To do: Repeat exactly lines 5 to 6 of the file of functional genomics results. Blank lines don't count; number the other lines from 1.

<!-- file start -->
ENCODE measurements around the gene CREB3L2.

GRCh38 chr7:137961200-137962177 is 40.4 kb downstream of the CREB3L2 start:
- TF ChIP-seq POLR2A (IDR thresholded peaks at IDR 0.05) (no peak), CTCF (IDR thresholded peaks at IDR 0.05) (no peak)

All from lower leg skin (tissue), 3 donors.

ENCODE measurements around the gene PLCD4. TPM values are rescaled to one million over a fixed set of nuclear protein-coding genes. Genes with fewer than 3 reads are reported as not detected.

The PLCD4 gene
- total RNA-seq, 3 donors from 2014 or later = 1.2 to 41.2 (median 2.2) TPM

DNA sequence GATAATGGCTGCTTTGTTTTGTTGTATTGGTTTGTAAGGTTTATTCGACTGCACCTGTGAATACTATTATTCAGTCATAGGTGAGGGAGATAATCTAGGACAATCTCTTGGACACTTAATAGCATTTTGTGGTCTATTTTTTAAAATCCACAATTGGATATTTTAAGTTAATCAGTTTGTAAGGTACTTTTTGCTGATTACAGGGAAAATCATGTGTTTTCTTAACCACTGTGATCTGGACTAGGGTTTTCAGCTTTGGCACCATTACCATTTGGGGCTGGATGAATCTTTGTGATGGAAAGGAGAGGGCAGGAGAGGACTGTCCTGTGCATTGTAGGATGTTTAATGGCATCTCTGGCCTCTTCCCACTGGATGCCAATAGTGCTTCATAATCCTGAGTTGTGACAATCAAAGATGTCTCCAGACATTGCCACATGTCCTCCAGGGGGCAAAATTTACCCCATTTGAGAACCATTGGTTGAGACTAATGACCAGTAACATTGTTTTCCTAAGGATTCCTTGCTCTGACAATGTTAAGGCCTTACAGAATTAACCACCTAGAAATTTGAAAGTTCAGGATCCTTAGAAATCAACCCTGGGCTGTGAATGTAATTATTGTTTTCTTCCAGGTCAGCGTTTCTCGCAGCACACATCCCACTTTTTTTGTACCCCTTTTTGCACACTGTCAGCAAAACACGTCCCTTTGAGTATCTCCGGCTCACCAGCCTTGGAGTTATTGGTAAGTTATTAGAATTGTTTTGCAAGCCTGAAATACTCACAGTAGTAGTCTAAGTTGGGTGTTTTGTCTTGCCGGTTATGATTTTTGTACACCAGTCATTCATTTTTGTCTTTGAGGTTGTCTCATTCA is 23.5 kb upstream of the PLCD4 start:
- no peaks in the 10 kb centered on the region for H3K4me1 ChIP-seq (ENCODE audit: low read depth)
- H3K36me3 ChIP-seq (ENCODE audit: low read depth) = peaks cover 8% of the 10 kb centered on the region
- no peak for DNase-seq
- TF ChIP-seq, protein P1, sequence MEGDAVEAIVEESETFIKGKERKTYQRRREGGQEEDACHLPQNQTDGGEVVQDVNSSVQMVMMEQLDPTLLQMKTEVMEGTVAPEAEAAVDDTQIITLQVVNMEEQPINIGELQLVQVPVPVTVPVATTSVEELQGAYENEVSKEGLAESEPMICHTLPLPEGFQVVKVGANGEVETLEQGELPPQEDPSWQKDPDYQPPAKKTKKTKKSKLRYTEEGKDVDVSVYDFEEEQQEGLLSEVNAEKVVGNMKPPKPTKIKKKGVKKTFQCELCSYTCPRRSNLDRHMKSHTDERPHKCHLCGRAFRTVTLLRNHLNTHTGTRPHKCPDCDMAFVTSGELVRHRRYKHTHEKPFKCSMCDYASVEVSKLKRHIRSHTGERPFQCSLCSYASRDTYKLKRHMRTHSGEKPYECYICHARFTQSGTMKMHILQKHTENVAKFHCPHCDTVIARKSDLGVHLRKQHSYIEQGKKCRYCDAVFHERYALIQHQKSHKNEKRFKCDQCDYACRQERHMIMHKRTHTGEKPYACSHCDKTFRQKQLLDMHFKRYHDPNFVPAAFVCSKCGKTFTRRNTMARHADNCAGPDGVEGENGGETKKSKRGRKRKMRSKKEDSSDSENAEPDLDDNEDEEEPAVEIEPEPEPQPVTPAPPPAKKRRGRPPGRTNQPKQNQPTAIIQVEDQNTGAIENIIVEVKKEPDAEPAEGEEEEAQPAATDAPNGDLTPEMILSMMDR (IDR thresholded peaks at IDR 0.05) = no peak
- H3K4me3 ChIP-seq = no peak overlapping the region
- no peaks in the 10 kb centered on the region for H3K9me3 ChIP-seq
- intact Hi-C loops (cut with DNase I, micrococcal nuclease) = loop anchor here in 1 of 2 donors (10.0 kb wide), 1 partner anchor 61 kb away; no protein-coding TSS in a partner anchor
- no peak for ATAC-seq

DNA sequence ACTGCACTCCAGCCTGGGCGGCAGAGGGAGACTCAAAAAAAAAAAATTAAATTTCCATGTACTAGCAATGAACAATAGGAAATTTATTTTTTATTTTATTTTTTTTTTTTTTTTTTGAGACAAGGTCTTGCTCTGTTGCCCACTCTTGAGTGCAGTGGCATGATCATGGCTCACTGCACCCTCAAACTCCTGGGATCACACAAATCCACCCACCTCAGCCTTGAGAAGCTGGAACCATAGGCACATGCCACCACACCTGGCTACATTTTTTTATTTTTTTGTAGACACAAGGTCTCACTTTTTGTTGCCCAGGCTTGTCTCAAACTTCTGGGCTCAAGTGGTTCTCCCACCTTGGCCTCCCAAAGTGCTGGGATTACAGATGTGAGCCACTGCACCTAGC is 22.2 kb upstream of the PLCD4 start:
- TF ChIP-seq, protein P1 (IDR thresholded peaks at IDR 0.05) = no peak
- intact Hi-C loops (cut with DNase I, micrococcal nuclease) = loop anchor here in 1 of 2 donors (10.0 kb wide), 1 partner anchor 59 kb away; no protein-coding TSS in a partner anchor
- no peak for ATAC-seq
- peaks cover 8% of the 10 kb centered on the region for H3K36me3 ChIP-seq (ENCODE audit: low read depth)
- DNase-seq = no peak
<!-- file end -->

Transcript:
ENCODE measurements around the gene PLCD4. TPM values are rescaled to one million over a fixed set of nuclear protein-coding genes. Genes with fewer than 3 reads are reported as not detected.

The PLCD4 gene